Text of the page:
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Generations of Peacemakers: Remembering the Work of No Longer Silent

by Janie Magruder

Twenty years ago, long before President Biden signed an act protecting the federal right to same-sex marriage, a group of Phoenix clergy publicly endorsed civil rights for gays and lesbians.

The “Phoenix Declaration,” as it became known, was written by organizers of the No Longer Silent Clergy for Justice movement, an ecumenical group focused on justice issues. Founded by, among others, Dayspring’s Pastor Jeff ProcterMurphy, No Longer Silent released in January 2003, the document, which read in part:

• “We affirm that Gay, Lesbian, Bisexual and Transgendered (GLBT) persons are distinctive, holy and precious gifts to all who struggle to become the family of God.”

• “We stand in solidarity as those who are committed to work and pray for full acceptance and inclusion of GLBT persons in our churches and in our world.”

• “We stand with the countless Christian ministers, scholars and laity who … find no rational biblical or theological basis to condemn or deny the rights of any person based on sexual orientation.”

• “We call for an end to all religious and civil discrimination against any person based on sexual orientation. All laws must protect the freedoms, rights and equal legal standing of all persons.”

The Phoenix Declaration was signed by 169 members of the clergy from several Christian denominations, including nine Catholic priests. For the priests, a day of reckoning would come.


The struggle for equal rights for LGBTQ+ individuals has come a long way in two decades. In 2004, Massachusetts became the first state to perform same-sex marriages. California famously achieved marriage equality in 2008, only to have it dismantled by the passage of Proposition 8. However, Prop 8 ultimately was ruled unconstitutional by a federal court in 2010.

The moment for full marriage equality finally arrived in June 2015 with the U.S. Supreme Court’s landmark 5-4 decision in which same-sex couples in all 50 states were granted the right to equal recognition under the law.

Asbury UMC members Jenni and Marianne were married by Pastor Jeff in 1996 and again in 2008 in CA when it became legal.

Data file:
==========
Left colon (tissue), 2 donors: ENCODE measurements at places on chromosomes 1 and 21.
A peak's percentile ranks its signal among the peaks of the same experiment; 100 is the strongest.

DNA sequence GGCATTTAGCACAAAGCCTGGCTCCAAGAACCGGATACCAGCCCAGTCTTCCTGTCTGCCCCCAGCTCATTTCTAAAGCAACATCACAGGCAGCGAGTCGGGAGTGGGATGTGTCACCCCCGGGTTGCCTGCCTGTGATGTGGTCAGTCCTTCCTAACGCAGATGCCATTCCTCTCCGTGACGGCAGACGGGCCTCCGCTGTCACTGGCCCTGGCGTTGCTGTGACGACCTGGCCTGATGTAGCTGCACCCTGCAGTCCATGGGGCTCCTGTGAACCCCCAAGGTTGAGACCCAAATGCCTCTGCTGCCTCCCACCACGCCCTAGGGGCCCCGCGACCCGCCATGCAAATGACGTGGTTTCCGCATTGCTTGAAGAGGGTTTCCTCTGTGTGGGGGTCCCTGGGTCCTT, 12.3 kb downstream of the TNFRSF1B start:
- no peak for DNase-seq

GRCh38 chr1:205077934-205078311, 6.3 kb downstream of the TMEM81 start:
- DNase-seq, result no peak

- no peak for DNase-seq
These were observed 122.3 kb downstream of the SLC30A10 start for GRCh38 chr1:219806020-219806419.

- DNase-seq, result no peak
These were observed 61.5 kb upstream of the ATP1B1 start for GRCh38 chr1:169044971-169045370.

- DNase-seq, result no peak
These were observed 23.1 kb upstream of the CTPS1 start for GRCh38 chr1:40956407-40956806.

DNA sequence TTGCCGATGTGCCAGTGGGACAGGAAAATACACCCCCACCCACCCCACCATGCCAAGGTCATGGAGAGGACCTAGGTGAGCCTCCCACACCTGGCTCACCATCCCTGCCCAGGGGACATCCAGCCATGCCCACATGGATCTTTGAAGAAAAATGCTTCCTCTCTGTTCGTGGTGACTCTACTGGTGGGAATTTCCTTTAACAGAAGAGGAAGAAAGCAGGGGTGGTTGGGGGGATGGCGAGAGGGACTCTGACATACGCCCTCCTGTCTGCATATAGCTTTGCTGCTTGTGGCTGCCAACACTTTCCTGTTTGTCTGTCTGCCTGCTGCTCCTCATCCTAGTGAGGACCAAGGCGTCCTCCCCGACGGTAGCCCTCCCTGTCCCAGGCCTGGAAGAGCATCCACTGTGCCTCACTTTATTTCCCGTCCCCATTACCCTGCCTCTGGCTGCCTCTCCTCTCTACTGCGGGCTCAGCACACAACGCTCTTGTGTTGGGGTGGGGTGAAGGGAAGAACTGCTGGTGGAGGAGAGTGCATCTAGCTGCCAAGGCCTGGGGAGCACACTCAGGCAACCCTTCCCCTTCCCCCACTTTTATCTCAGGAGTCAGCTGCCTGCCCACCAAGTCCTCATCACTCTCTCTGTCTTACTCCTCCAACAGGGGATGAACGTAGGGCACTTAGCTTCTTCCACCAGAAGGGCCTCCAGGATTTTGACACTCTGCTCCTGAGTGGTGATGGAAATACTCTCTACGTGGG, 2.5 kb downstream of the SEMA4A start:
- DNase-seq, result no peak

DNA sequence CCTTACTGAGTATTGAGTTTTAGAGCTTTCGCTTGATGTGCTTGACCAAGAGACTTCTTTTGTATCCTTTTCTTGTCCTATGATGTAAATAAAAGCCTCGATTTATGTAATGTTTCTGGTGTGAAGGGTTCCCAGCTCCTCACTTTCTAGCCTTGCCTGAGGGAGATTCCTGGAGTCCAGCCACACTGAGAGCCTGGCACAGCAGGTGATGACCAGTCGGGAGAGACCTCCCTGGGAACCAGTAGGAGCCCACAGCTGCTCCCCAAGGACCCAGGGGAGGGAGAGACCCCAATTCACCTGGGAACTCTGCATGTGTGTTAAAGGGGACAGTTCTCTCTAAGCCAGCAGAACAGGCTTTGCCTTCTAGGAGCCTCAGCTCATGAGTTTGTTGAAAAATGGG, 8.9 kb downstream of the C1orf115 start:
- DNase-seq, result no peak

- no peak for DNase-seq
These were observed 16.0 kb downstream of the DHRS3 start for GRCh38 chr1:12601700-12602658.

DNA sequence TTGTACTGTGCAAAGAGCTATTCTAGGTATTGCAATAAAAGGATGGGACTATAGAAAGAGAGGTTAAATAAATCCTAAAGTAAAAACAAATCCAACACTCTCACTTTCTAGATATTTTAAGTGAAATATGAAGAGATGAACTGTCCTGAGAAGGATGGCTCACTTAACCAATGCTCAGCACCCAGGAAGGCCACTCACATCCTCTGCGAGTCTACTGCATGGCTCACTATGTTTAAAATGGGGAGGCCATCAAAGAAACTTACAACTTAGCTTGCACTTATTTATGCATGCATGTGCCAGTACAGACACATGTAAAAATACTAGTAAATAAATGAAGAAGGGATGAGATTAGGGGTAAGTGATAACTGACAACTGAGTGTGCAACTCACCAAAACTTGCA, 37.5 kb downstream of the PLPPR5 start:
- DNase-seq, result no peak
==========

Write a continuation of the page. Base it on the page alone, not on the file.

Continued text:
Asbury UMC members Jenni and Marianne were married by Pastor Jeff in 1996 and again in 2008 in CA when it became legal.

“I don’t think any of us had any clue that our country would embrace gay marriage as quickly as it ultimately did,” Pastor Jeff said.

The late ‘90s, however, had been a devastating time for the LGBTQ+ community. In 1996, the Defense of Marriage Act became the law of the land. It defined marriage as between a man and woman, thereby allowing states to deny marriage equality.

Just two years later, the nation was shocked when Matthew Shepard, a gay freshman at the University of Wyoming, was kidnapped, tied to a prairie fence outside Laramie, tortured and left for 18 hours in the frigid cold. He died six days later, on Oct. 12, 1998.

“The death of Matthew Shepard caused us to be more aware, more externally focused that hate like that exists,” said Rev. Vernon Meyer, an original signer of the Phoenix Declaration who was forced out of the Catholic church by the former bishop of the Phoenix Diocese.

Before signing, Rev. Meyer, who was ordained in 1979 and served for many years at St. Patrick’s Church in Scottsdale, did his due diligence. He forwarded the draft to Bishop Thomas Gumbleton, an auxiliary bishop of the Archdiocese of Detroit and a liaison to DignityUSA, an organization of LGBTQ+ Catholics and their supporters.

Bishop Gumbleton told Rev. Meyer that he didn’t see anything in the document that was contrary to the church’s teachings. Rev. Meyer and eight other Catholic priests in Phoenix who signed it experienced almost immediate blowback from then-Bishop Thomas J. Olmsted of the Phoenix Diocese.

“The bishop said he feared for my mortal soul, as if to say my salvation depended on him,” Rev. Meyer said. “I said, ‘The bishop doesn’t own my vocation — God gave me my voice.’”

Olmsted reportedly ordered the priests to remove their names, and eight of them, including Rev. Meyer, did so. He

ministered for another seven years in the Roman Catholic church, but the handwriting was on the wall.

Rev. Vernon Myer

Rev. Vernon Myer

“I knew the canon law and the catechism weren’t going to change,” Rev. Meyer said. “It became clearer to me that, as I got more involved in No Longer Silent and the Human Rights Campaign, I couldn’t maintain my position in the church. I knew I would be expected to priest the party line.

“But I never antagonized anyone from the pulpit. I always spoke about the respect and humanity of every single person, gay or straight.”

Rev. Meyer found a new home in the United Church of Christ, to which his Roman Catholic ordination was transferred. For 10 years, he served as pastor at Sun Lakes UCC and during that time, he and his partner were married in Hawaii. Later, however, at a celebration of their marriage at Church of Beatitudes in Phoenix, 200 guests of different faiths gathered to congratulate the pair.

“All are Welcome” opened the service.

“That was the first time that song made sense to me,” he said. “We could fully see what it meant to say, ‘All are welcome’.”


Another of the declaration’s authors, the Rev. Scott Brubaker, also was compelled to remove his name, but had a very different outcome. Ordained in 1982, he was invited to join a group, mostly Catholics, in response to the AIDS epidemic, and to minister to those infected with HIV. For about 10 years, Rev. Brubaker cared for individuals who came to the Franciscan Renewal Center to be comforted.